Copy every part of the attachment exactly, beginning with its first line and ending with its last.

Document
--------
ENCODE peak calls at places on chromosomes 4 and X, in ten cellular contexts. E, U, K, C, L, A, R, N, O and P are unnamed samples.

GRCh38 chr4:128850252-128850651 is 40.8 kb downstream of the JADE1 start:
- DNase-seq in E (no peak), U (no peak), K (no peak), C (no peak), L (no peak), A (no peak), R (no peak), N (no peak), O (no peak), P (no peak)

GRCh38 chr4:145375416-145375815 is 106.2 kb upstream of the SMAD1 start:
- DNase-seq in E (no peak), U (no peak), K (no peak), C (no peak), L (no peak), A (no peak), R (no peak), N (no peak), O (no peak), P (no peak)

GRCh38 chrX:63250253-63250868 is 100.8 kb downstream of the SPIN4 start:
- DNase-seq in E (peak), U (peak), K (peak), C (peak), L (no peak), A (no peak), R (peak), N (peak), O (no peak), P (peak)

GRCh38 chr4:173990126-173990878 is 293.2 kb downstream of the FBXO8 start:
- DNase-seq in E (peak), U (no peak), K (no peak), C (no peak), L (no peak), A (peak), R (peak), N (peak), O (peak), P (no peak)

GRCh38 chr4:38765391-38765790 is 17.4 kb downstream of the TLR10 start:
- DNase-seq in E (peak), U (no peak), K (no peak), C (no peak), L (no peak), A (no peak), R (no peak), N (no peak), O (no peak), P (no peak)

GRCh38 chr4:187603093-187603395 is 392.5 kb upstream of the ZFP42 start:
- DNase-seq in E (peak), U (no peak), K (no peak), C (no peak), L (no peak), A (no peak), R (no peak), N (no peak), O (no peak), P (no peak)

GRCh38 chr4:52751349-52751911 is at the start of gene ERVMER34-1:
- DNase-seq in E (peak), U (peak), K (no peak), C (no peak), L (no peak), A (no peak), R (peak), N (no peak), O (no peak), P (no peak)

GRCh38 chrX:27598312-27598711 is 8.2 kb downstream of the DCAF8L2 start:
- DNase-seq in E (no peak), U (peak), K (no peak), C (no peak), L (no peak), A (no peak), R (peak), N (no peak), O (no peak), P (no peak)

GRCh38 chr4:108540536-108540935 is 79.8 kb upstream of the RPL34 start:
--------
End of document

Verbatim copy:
ENCODE peak calls at places on chromosomes 4 and X, in ten cellular contexts. E, U, K, C, L, A, R, N, O and P are unnamed samples.

GRCh38 chr4:128850252-128850651 is 40.8 kb downstream of the JADE1 start:
- DNase-seq in E (no peak), U (no peak), K (no peak), C (no peak), L (no peak), A (no peak), R (no peak), N (no peak), O (no peak), P (no peak)

GRCh38 chr4:145375416-145375815 is 106.2 kb upstream of the SMAD1 start:
- DNase-seq in E (no peak), U (no peak), K (no peak), C (no peak), L (no peak), A (no peak), R (no peak), N (no peak), O (no peak), P (no peak)

GRCh38 chrX:63250253-63250868 is 100.8 kb downstream of the SPIN4 start:
- DNase-seq in E (peak), U (peak), K (peak), C (peak), L (no peak), A (no peak), R (peak), N (peak), O (no peak), P (peak)

GRCh38 chr4:173990126-173990878 is 293.2 kb downstream of the FBXO8 start:
- DNase-seq in E (peak), U (no peak), K (no peak), C (no peak), L (no peak), A (peak), R (peak), N (peak), O (peak), P (no peak)

GRCh38 chr4:38765391-38765790 is 17.4 kb downstream of the TLR10 start:
- DNase-seq in E (peak), U (no peak), K (no peak), C (no peak), L (no peak), A (no peak), R (no peak), N (no peak), O (no peak), P (no peak)

GRCh38 chr4:187603093-187603395 is 392.5 kb upstream of the ZFP42 start:
- DNase-seq in E (peak), U (no peak), K (no peak), C (no peak), L (no peak), A (no peak), R (no peak), N (no peak), O (no peak), P (no peak)

GRCh38 chr4:52751349-52751911 is at the start of gene ERVMER34-1:
- DNase-seq in E (peak), U (peak), K (no peak), C (no peak), L (no peak), A (no peak), R (peak), N (no peak), O (no peak), P (no peak)

GRCh38 chrX:27598312-27598711 is 8.2 kb downstream of the DCAF8L2 start:
- DNase-seq in E (no peak), U (peak), K (no peak), C (no peak), L (no peak), A (no peak), R (peak), N (no peak), O (no peak), P (no peak)

GRCh38 chr4:108540536-108540935 is 79.8 kb upstream of the RPL34 start: